-“Good connection! It is very ironic that the likes of Jamie Dimon and JPMorgan who owe their rise to the rise of speculative capital are in the last take also its victims.

-“What do you suppose I mean when I repeatedly emphasize that speculative capital is self-destructive?”

-“Got it! But Nasser, hedging was around for the better part of the 20th century. All farmers hedge their positions in Chicago exchanges. Where was speculative capital then. How come no one noticed it?”

-“Some trace hedging even longer, to the 17th century Japan or the ancient Greece. But then, hedging was harmless. Hedging is merely a form. I explained this point in Vol. 2. You should be able to find it. But you are on your own if your readers start asking questions about options!”

I found the quote.
Derivative products, as many finance books are quick to remind us, have been around for many years. They can hardly be called innovative. There is certainly nothing new about the form of derivatives. What is new is the driving force of speculative capital behind them which makes them appear as resisting regulation. This force is infinitely more potent than what Japanese or Dutch peasants could  muster centuries ago. The use of options by the manager of a multi-billion dollar hedge fund has quite a different implications than the use of the same instrument by a 17th century Japanese farmer. 
How speculative capital transforms derivatives and even makes their valuation possible becomes apparent if we transport them to a hypothetical 17th century Japanese village and look at their use to a certain farmer Hiroki. 
Hiroki could certainly use the derivatives as an instrument of bet. He could, for example, sell wheat forward for 10 yens, even though he does not own any wheat. He is a rice farmer. Then, at contract delivery time, if wheat is above 10 yen, he will make money. Otherwise, he will lose. There is nothing new there. The time lag between inception of contract and delivery time in derivatives lends itself to betting. 
But derivatives also have a hedging function. Let us assume that Hiroki is concerned about the falling price of his rice, currently at 10 yen per unit. He could sell rice forwards, but we cannot speak of a “cost-of-carry.” Even if a village usurer is around to lend at 30 percent, farmer Hiroki must accept the forward price as set by the landlord. That is because speculative capital that could, through arbitrage, bring about the “equilibrium” price of 13 yen is as yet unknown. 
Options valuation is even more ludicrous. Just imagine farmer Hiroki constantly adjusting the composition of his rice and interest bearing “portfolio” to replicate the value of rice options! Without speculative capital, the option valuation, as suggested by Black, Scholes and Merton is not logical. That is, despite the model’s mathematical nature, its is not, like a mathematical operation, unconditionally true across space and time. It presupposes the existence of speculative capital and thus, cannot be derived in the environment of farmer Hiroki.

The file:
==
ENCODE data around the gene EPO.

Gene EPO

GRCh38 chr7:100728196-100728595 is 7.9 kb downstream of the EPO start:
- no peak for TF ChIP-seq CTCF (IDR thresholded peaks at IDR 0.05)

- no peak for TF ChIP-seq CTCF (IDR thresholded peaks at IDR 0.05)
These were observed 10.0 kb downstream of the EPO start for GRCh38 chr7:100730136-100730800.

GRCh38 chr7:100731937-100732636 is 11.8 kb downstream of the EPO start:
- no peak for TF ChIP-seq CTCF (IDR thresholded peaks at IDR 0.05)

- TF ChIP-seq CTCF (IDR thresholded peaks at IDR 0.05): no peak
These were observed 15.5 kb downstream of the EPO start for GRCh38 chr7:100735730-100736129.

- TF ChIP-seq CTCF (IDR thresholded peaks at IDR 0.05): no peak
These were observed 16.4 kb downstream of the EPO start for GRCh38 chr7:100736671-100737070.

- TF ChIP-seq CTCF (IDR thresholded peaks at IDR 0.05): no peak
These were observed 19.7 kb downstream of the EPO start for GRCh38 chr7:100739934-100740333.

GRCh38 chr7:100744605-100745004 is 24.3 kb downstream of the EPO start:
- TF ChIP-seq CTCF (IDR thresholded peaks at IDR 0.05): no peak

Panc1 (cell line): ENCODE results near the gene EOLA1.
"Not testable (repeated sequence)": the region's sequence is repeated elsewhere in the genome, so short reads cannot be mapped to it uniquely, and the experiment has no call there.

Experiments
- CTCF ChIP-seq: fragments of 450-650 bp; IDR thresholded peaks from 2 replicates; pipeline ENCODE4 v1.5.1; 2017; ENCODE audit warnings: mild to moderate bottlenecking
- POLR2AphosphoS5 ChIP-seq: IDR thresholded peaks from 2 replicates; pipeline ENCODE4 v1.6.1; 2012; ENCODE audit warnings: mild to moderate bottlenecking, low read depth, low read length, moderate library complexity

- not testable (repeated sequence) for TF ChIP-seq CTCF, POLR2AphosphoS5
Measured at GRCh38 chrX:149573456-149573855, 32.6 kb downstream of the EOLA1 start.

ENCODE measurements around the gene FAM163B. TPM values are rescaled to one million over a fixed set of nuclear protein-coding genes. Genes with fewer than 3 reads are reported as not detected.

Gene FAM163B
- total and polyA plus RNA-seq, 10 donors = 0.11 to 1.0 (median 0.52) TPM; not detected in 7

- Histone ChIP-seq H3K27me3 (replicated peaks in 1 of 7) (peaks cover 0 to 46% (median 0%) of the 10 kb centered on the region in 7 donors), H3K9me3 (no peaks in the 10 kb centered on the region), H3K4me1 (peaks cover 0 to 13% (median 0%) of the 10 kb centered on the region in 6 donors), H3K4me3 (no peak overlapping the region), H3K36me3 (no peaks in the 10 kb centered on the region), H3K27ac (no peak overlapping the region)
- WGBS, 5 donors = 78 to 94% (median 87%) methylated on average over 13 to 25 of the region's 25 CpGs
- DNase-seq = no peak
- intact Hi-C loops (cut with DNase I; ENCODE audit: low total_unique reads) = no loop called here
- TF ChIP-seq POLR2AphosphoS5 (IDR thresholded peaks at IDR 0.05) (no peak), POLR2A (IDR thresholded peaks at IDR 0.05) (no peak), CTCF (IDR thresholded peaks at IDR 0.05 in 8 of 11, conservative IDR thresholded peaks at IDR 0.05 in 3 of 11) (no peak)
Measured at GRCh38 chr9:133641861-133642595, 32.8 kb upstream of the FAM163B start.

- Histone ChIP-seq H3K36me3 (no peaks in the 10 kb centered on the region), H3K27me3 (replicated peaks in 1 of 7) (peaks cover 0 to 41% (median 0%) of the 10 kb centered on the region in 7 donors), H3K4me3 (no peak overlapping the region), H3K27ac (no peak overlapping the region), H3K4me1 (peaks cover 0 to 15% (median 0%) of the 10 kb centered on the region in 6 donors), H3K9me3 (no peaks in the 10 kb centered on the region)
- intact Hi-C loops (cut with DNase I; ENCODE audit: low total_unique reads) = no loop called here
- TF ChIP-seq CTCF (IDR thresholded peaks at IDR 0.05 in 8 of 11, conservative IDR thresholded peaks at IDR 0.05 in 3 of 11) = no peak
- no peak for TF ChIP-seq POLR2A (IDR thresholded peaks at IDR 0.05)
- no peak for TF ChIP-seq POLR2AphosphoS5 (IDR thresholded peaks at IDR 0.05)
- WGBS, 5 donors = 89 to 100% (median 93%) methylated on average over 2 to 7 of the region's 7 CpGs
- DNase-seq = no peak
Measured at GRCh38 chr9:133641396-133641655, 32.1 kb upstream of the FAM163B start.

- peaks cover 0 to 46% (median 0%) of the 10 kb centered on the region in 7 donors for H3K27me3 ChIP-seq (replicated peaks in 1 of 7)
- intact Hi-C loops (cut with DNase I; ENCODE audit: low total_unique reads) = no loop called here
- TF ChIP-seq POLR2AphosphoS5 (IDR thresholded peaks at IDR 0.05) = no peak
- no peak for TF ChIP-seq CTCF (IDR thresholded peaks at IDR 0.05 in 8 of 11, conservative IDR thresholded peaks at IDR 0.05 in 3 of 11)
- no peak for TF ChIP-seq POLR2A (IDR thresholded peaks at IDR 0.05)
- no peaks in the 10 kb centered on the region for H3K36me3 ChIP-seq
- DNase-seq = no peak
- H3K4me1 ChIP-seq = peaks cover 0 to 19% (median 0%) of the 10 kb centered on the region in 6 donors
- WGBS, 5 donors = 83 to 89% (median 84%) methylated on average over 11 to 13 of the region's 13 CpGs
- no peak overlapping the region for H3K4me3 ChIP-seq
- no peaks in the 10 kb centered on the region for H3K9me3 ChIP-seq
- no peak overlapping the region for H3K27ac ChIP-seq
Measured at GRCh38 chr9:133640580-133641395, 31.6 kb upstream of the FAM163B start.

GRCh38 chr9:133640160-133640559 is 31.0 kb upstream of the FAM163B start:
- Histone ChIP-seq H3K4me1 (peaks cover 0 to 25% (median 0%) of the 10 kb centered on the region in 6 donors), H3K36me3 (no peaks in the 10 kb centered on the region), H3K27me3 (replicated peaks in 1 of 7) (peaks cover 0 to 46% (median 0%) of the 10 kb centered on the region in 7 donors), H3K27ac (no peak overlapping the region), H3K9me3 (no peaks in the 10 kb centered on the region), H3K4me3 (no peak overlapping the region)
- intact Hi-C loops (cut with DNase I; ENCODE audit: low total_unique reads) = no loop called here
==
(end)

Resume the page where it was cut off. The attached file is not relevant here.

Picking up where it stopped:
That explains why the original paper by Black and Scholes was not accepted for publication for more than a year. Fischer Black mistakenly attributed the difficulty of publishing the paper to his “non-academic return address.” But more than a bias against non-academic authors or a high standard in publication was at work there. The fact is that in 1970, speculative capital had not been sufficiently developed to impress itself upon the conscious of academic scholars. That is why an option valuation formula had to await the emergence of a modern financial market in the first place.


  1. This seems like a lot of weight to place upon Dimon's choice of the not-especially-esoteric word "morph." After all, back in 2008, Nokia created a mobile phone it called the Morph, just as a "concept phone" to show where mobile devices might be headed. It was unveiled with a good deal of hoopla, involving Cambridge University and the Museum of Modern Art. I suspect that in Dimon's circles, "morph" isn't all that rare a word.

  2. Chris,

    Totally correct that morph is not a particularly esoteric word per se but who used it was what attracted Nasser's attention. Morph is an abstract term. It is not a part of the daily business jargon. Listen to, or better yet, read, captains of industry and you will see how they talk. As Nasser pointed out in a commentary on Stanford U. , the business card of Mark Zuckerberg who is held up ad nauseum as the role model for the entire world said: "I the CEO, bitch." That's how business leaders talk. Google Dimon's even official and prepared speeches, and you will see.

    And then suddenly, this man says that "the position morphed." What Nasser was saying was that the word perfectly described what had taken place, which was transformation (morphing) of harmless hedging to self-destructive arbitrage. That is the genesis of Speculative Capital and Nasser's great discovery.

    But Dimon did not know that. Yet, he used the perfectly precise word-- like getting a code word right. That could only mean that in looking back he saw the actual morphing of the bank's positions. Hence, perhaps, his humility and bafflement about "not understanding".